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Stages of anaesthesia (Described by Guedel, Only for Ether Anesthesia)

Stage      Respiration Tidal Volume Pupils Eye Position Reflexes effected
(Stage of Analgesia)      
From analgesia to loss of consciousness
Irregular Small Constricted Divergent NIL
(Stage of Analgesia)    
From analgesia to loss of consciousness
Irregular Large Dilated (Reflex
dilatation due to
symp. +)
Divergent Eyelash
(Surgical Anaesthesia)
Regular Large Constricted
(Rolling eye balls)
Divergent    - Pharyngeal
- Skin
(Rhythmical resp. to cessation of eye movement)
        - Conjunctive
(cessation of eye
movement to start of
resp. paresis)
(excluding diaphr-
  Regular Medium 1/2 Dilated
Fixed centrally
PLANE 3 Regular Small 3/4 dilated Fixed Laryngeal
Jerky Small Fully dilated Fixed -  Carinal
- Anal sphincter
Medullary Paralysis
  1. General anaesthesia blocks the synaptic transmission effects mainly on unmyelinated fibres.
  2. Best estimate for the potency of inhalational anesthetics is MAC
  3. Minimum alveolar concentration (MAC) It is the alveolar concentration of an anaesthetic at one atmosphere that prevents movement in response to surgical stimulus in 50% of the patients
  4. Best measure of anaesthetic potency as it mirrors brain partial pressure.
  5. MAC 95 = 1.3 MAC
  6. MAC – BAR = MAC that blunts the adrenergic response to a noxious stimulus (1.5 MAC)
  7. MAC – Awake = MAC at which patients regain conciousness (0.1-0.4 MAC)

Various factors increase or decrease the MAC

  1. Factor increasing MAC
    1.  CNS metabolic activity
    2.  CNS neurotransmission
    3.  CNS neurotransmitter levels
    4. Up-regulation of CNS response
  2. Conditions:
    1. Young patient
    2. Chr. Alcohol Abuse
    3. Hypernatremia
    4. Acute Amphetamine
    5. Cocaine
    6. Ephedrine
  3. Factor decreasing MAC
    1.  CNS metabolic activity
    2.  CNS metabolic activity
    3.  CNS neurotransmission
    4.  CNS neurotransmitter levels
    5. Down-regulation of CNS response
  4. Conditions:
    1. Hypothermia and Hyperthermia
    2. L.A.
    3. Elderly patient
    4. Opioids
    5. Acute Alcohol intoxication
    6. I.V. Induction Agents
    7. Anemia
    8. Lithium
    9. Methyl dopa
    10. Reserpine
    11. MAP < 40m of Hg
    12. Clonidine
    13. Hypercalcemia
    14. Chronic Amphetamine
    15. Hypokalemia
    16. Hyponatremia
    17. Pregnancy
    18. Hypoxia (PaO2 < 40m of Hg) & Hypercarbia (PaCO2 > 90mg Hg)

Factors does not affect MAC

  1. Thyroid disease
  2. Gender (M/F)
Meyer overtons rule- anaesthetic potency of a inhalational agent is measured by its lipid solubility.

Must remember MAC

1. Chloroform 0.8%
2. Methoxyflurane 0.16%
3. Ether 1.92%
4. Halothane 0.74%
5. Isoflurane 1.15%
6. Sevoflurane 2%
7. Enflurane 1.68%
8. Nitrous oxide 104%
9. Xenon 73%


Extra Edge
Most potent anaesthetic: Methoxyflurane

Blood: gas partition coefficient

  1. Relative affinity of the anaesthetic for two phases at equilibrium.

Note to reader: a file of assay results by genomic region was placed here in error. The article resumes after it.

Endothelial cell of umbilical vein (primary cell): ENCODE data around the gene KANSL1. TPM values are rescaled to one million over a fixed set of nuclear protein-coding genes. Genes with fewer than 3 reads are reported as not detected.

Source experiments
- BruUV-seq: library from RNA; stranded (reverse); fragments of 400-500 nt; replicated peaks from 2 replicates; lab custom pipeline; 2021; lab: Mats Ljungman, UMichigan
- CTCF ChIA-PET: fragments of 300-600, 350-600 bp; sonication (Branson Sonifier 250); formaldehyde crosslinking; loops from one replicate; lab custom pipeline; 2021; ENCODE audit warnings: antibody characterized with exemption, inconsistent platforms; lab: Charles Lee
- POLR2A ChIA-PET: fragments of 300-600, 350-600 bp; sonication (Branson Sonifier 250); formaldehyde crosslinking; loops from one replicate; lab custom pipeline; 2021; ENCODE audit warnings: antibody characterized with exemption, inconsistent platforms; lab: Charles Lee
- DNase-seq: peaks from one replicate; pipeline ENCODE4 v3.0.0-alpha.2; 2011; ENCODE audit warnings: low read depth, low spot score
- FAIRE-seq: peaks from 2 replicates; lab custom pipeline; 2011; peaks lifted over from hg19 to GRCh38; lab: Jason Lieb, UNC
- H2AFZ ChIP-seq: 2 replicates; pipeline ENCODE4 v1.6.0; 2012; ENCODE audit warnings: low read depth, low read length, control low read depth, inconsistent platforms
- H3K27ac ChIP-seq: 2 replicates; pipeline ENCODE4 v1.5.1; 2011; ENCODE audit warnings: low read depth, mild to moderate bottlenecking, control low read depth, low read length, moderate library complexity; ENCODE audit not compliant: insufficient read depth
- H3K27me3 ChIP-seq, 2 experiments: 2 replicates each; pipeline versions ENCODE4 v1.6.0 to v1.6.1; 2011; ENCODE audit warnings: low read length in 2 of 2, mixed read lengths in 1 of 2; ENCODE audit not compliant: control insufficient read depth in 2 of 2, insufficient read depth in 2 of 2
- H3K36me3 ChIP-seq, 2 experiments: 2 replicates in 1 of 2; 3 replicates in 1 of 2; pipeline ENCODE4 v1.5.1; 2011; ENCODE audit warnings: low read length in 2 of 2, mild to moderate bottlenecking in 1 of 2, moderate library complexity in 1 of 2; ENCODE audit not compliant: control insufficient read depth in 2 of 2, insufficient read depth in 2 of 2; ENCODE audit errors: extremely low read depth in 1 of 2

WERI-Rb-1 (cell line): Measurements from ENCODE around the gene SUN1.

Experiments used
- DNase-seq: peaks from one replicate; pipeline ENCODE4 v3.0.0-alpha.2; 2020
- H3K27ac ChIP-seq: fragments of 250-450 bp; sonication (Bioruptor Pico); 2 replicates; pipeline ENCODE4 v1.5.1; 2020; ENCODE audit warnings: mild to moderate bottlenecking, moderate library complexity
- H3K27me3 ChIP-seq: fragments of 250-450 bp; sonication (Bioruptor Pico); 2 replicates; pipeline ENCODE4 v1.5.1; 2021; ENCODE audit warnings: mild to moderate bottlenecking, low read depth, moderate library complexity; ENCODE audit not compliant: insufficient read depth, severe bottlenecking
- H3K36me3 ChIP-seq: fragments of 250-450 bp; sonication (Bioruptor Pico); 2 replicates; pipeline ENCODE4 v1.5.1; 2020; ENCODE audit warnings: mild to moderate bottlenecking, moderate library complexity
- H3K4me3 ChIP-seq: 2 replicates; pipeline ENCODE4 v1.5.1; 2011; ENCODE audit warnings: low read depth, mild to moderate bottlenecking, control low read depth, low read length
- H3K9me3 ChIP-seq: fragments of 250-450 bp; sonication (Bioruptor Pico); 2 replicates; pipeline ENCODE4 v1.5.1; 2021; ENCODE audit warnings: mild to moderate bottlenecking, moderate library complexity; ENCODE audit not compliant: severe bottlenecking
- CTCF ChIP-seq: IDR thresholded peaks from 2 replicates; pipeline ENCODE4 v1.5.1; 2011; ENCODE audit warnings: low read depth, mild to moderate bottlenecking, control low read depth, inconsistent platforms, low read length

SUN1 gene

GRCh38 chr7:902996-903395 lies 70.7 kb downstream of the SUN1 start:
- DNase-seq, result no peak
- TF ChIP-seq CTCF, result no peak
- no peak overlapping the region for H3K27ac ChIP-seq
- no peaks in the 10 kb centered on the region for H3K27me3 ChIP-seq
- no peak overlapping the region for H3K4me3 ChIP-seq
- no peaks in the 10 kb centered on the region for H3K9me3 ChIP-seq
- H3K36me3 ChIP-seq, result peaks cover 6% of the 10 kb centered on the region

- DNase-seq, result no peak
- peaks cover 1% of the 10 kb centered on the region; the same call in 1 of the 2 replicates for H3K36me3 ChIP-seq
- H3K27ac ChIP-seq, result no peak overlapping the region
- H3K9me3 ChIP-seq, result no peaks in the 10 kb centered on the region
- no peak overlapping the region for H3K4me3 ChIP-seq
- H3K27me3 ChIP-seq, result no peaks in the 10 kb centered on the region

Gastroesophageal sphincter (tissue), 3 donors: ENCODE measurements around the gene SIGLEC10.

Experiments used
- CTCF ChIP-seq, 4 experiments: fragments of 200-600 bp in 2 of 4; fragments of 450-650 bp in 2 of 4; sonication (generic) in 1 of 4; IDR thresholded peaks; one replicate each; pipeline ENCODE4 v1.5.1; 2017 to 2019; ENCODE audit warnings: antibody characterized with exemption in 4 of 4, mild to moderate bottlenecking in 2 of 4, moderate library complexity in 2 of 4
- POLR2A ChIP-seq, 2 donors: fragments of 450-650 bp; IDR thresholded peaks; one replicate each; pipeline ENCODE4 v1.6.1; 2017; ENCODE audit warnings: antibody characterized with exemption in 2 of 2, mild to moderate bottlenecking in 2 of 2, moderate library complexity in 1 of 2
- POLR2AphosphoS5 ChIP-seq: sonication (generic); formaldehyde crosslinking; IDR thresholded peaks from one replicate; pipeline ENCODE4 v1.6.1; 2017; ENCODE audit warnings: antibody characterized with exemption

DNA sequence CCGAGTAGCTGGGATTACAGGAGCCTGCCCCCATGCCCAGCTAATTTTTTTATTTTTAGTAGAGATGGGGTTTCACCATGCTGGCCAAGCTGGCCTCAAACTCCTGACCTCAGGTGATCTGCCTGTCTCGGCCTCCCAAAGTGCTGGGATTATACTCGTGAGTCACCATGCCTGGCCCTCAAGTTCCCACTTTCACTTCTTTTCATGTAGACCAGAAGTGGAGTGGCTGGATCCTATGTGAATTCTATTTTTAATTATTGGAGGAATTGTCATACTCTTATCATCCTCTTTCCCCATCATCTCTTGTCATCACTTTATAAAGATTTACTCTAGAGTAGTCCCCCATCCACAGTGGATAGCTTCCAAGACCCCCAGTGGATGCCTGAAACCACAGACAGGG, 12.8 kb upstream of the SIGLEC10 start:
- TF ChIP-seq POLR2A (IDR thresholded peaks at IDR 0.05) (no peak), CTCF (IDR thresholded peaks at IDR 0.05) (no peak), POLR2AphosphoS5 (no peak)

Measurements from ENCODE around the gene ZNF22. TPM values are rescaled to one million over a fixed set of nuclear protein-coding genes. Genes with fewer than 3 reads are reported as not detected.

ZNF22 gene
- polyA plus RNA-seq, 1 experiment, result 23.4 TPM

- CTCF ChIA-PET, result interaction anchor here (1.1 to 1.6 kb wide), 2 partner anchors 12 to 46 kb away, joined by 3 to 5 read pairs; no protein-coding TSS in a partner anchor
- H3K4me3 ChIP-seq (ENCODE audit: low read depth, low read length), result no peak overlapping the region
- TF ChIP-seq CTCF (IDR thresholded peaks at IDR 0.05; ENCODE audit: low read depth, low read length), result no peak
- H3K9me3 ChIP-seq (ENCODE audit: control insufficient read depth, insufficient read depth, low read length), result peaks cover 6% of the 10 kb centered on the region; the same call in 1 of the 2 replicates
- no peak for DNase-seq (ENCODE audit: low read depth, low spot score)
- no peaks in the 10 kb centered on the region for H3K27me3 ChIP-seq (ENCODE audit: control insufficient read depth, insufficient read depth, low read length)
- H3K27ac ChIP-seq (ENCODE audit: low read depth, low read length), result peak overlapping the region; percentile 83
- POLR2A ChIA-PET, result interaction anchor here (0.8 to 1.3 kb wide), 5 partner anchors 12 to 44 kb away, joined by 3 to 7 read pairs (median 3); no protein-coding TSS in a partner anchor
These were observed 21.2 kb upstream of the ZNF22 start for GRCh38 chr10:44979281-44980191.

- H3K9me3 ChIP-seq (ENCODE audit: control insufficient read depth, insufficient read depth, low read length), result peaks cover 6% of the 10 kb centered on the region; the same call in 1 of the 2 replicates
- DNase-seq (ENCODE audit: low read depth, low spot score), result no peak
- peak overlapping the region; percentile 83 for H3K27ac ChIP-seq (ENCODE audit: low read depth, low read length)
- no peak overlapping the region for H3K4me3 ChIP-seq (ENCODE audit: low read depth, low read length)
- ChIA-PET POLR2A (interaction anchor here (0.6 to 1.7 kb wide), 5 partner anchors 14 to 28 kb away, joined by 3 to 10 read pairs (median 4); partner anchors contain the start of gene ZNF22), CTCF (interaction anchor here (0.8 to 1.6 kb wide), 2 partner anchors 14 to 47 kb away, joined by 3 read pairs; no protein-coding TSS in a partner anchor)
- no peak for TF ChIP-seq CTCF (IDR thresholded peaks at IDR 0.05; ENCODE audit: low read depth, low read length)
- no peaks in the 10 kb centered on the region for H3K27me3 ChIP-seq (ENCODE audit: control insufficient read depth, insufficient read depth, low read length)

2. Equilibrium-When partial pressure is same on both sides.
  3. Lower the B/G solublity-
  4. Rapid rise in alveolar conc.
  5. Rapid induction and recovery
  6. Ready adjustment of depth of anaesthesia.
Must Remember Blood Gas Co-efficient
Xenon - 0.13
N2O - 0.47
Cyclopropane - 0.44
Enflurene - 1.8
Desflurane - 0.42
Sevoflurane - 0.69
Ether - 15
Methoxyflurane - 12
Trilene - 9
Isoflurane - 1.38
Halothane - 2.4
Chloroform - 8


  1. Potency of inhaled anaesthetic agents is estimated by the minimum alveolar concentration (MAC) that produces a lack of reflex response to skin incision in 50% individuals.
  2. Nitrous oxide has the highest MAC value of 104 among all inhalational anaesthetics. (MCQ)

MOA of inhaled anesthesia

  1. Agents incorporate in lipid membrane fluidization
  2. Mainly - Na+ Conductance is inhibited there by causes depolarization.
  3. Other minor mechanism - K+ & Cl- conductance is inhibited so causes depolarization (hyperpolarization)

Uptake of agent depends on (Directly proportional)

  1. Blood solubility
  2. Cardiac output
  3. Alveolar to venous partial pressure difference & inversely proportional to barometric pressure
Second Gas Effect
This is seen if N2O along with another potent anaesthetic is given. With the removal of N2O from lung, total volume of lung leading to conc. of remaining gas in the lung (concentration effect) with the next inspiration of same mixture, N2O & other agent concentration further increases; this is known as second gas effect.

Diffusion hypoxia (term given by FINK)

  1. At the end when N2O is discontinued, alveolar to venous gradient reverses causing to high conc. of N2O in alveoli displacing O2 this is called as diffusion hypoxia. 
  2. Diffusion hypoxia can occur whenever nitrous oxide (N2O) is used to supplement an anesthetic. N2O has a low blood: gas coefficient (i.e., low blood solubility) which means that, during induction, the blood and alveoli rapidly equilibrate. After N2O is discontinued, the diffusion gradient reverses, filling the alveoli with large amounts of N2O, thereby, displacing oxygen. Breathing room air during this time can cause alveolar hypoxia.
  3. The peak effect of this phenomenon occurs about 2-5 minutes after the cessation of N2O, and lasts approximately 5-10 minutes. The large influx of N2O also displaces alveolar carbon dioxide, thereby decreasing ventilatory drive, and potentially worsening the hypoxia.

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